Fuchsia procumbens, Creeping or Trailing Fuchsia is endemic to the North Island of New Zealand and is the most diminutive of the genus. More of a scrambling ground-covering plant than a climber, it forms a low tangled mass of twigs and tiny leaves and in the spring and summer rewards with its exquisite gem-like flowers. It can however, be trained upwards. The flowers have green sepals which fold back to reveal their black-tipped undersides which surround a golden-yellow flower with stunning blue/purple anthers perched on the ends of the yellow/orange filaments. It is unlike any other Fuchsia you may have grown.
Only half-hardy in the UK it is sensible to protect this beautiful and choice plant with fleece during the winter and certainly during any sustained periods of sub-zero temperatures. Beyond that its requirements are relatively simple: a moist humus-rich soil and partial shade.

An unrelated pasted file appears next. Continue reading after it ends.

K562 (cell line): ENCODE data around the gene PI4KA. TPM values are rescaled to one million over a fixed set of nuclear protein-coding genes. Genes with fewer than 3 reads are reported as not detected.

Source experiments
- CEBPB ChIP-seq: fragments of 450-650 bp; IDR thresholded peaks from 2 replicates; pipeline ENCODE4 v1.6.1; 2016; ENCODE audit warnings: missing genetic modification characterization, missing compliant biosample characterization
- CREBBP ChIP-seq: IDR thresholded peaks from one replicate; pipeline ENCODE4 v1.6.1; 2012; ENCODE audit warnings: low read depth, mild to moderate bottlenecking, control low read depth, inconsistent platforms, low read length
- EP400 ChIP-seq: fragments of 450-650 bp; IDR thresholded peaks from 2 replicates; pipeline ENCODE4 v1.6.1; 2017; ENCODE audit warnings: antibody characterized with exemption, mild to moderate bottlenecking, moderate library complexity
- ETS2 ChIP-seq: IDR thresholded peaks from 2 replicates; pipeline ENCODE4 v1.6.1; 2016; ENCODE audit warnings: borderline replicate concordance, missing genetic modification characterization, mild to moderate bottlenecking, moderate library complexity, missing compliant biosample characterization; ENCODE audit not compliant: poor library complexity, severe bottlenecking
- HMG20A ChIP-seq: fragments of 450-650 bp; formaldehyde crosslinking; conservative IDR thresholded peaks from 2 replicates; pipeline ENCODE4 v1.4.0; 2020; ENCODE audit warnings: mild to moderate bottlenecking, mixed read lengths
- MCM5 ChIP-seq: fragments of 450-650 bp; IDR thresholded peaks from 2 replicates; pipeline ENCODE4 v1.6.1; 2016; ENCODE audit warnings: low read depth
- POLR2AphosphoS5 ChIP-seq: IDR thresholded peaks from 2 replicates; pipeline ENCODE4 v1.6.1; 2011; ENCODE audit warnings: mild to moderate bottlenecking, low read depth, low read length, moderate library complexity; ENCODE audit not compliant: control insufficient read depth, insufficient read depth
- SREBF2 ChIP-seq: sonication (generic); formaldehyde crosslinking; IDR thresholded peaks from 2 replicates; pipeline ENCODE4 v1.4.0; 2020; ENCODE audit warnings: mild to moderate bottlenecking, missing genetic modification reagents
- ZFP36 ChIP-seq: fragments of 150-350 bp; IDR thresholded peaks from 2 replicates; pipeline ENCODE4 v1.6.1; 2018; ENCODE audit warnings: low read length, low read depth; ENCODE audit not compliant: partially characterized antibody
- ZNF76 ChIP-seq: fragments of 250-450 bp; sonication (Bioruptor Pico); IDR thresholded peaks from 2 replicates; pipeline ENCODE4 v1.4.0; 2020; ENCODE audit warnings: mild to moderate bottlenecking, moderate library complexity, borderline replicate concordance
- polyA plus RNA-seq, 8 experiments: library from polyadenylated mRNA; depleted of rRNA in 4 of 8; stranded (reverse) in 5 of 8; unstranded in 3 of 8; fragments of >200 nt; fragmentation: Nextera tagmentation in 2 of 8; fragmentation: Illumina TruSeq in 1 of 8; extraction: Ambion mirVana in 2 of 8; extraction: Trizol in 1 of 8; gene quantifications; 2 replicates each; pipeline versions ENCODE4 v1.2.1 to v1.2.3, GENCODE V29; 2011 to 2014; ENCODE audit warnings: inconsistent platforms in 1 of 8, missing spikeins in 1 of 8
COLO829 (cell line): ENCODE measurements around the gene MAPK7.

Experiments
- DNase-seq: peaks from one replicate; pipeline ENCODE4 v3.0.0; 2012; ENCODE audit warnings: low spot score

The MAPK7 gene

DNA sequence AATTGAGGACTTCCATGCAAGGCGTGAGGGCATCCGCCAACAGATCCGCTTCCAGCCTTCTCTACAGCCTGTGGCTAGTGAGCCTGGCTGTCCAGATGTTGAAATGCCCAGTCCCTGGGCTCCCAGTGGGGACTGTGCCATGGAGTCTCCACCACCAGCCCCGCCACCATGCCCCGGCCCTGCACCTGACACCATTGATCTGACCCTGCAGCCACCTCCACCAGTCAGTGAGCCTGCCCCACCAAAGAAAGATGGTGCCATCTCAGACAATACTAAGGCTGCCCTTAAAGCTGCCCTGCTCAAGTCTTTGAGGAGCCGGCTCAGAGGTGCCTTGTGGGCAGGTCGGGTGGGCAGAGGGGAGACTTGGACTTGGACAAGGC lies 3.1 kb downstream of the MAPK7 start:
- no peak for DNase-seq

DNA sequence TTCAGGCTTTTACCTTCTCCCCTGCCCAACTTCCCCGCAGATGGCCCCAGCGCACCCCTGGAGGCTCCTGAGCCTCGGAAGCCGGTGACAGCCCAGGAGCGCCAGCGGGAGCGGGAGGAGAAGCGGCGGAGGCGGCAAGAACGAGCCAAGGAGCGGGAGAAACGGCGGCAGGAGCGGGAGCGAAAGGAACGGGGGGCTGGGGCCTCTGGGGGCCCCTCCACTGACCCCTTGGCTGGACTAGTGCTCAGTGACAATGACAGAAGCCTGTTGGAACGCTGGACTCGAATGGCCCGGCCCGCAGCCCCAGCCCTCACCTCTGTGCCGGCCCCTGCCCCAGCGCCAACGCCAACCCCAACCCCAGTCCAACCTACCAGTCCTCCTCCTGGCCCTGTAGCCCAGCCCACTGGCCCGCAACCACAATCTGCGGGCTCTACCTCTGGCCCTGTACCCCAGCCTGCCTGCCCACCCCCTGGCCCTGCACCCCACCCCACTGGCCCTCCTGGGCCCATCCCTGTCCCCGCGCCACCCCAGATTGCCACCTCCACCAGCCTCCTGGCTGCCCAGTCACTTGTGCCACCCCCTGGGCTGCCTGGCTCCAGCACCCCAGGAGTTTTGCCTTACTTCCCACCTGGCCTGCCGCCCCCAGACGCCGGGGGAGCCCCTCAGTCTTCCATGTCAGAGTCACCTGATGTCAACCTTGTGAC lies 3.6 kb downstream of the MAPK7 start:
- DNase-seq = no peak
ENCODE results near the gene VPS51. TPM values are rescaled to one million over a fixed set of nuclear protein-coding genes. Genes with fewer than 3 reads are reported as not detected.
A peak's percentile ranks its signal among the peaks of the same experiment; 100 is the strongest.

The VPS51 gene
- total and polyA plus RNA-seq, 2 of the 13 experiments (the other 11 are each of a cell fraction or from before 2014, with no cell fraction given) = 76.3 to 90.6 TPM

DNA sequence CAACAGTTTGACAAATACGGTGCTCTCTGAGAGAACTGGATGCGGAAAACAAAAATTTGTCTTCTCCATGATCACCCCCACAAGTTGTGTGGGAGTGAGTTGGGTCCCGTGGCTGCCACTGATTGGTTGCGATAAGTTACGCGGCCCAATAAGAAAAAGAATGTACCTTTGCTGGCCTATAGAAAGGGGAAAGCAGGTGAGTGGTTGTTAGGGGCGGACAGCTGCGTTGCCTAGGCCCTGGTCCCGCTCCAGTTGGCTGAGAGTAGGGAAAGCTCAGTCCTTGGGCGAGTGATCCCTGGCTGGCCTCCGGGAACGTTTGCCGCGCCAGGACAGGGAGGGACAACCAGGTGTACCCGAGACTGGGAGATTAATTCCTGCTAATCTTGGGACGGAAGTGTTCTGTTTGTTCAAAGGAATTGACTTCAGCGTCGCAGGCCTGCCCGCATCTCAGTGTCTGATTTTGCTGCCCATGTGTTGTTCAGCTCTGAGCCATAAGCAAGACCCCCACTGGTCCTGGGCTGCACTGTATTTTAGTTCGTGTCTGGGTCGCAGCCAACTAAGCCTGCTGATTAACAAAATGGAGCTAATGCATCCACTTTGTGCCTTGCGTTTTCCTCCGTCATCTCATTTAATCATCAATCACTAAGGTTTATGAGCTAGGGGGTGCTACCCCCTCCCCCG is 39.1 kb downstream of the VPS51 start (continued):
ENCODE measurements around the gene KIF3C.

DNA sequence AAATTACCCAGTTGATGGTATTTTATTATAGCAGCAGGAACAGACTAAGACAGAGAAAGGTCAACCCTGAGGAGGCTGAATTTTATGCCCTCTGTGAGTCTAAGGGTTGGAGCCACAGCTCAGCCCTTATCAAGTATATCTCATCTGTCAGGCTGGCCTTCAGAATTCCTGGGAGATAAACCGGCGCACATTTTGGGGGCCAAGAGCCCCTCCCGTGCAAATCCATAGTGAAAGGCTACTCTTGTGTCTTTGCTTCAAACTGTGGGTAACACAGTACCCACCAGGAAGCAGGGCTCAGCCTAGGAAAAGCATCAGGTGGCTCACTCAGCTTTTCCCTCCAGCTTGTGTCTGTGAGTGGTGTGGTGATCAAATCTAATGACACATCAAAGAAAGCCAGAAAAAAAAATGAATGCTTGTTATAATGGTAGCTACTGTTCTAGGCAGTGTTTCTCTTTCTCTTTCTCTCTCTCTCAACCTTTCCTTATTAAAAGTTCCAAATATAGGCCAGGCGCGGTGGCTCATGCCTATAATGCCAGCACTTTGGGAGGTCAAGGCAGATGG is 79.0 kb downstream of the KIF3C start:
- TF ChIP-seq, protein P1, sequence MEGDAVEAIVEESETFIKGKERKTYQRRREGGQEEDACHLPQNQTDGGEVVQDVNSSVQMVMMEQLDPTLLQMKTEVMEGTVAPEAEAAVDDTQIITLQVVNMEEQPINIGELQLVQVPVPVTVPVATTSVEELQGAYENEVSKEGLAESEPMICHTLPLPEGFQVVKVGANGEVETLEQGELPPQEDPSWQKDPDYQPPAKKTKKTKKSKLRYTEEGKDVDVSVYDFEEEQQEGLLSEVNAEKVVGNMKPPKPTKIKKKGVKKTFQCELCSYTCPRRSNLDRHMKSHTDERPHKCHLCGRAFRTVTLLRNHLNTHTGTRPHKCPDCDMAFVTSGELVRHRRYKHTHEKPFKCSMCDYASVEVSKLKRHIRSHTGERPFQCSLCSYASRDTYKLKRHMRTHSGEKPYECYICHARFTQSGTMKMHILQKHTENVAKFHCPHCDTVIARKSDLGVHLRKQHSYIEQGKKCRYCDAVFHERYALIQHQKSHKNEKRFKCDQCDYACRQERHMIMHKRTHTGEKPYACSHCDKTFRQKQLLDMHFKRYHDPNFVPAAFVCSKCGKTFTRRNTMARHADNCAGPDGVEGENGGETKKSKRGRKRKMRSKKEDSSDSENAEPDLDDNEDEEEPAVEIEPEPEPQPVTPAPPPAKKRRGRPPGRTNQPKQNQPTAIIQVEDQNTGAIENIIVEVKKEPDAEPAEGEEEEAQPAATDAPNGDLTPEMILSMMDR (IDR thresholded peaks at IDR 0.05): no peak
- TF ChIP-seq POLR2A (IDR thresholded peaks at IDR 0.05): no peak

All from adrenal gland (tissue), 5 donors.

|Fuchsia kirkii, Fuchsia prostrata
|Partial shade is best but generally tolerates mild sun in the UK. Prefers a well-drained humus-rich fertile soil. Some fleece protection during winter is sensible particularly in colder more northerly regions
|Half-hardy. Down to about -5C. Best in the south, southwest and coastal areas. Depending on your location, fleece it in winter and certainly during long periods of sub-zero temperatures
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